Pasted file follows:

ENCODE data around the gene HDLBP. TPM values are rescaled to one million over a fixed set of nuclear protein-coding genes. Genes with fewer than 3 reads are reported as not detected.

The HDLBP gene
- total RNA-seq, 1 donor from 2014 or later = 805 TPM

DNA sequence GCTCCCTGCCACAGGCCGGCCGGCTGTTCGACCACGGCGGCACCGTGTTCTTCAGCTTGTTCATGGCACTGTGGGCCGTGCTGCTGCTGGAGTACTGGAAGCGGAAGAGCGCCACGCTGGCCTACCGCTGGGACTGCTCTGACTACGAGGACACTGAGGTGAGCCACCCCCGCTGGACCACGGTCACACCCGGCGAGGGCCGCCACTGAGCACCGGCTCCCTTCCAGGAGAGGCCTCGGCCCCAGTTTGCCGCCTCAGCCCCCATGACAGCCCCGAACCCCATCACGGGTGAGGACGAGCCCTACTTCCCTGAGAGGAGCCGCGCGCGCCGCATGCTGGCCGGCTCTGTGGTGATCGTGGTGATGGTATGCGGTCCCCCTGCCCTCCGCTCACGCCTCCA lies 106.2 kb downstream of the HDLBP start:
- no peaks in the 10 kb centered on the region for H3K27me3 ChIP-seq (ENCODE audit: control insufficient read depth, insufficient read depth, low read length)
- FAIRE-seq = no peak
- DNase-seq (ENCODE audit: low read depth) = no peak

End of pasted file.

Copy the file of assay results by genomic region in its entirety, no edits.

ENCODE data around the gene HDLBP. TPM values are rescaled to one million over a fixed set of nuclear protein-coding genes. Genes with fewer than 3 reads are reported as not detected.

The HDLBP gene
- total RNA-seq, 1 donor from 2014 or later = 805 TPM

DNA sequence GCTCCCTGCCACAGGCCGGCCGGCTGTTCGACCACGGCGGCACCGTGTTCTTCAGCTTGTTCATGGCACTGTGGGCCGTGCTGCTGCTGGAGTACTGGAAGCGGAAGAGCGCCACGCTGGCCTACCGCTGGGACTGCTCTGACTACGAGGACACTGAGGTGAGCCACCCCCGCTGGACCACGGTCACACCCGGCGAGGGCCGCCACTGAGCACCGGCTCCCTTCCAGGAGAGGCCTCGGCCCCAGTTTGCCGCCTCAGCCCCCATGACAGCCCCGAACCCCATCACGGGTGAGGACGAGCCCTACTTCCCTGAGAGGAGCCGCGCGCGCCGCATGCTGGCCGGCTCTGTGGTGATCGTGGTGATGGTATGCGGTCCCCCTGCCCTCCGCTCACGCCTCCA lies 106.2 kb downstream of the HDLBP start:
- no peaks in the 10 kb centered on the region for H3K27me3 ChIP-seq (ENCODE audit: control insufficient read depth, insufficient read depth, low read length)
- FAIRE-seq = no peak
- DNase-seq (ENCODE audit: low read depth) = no peak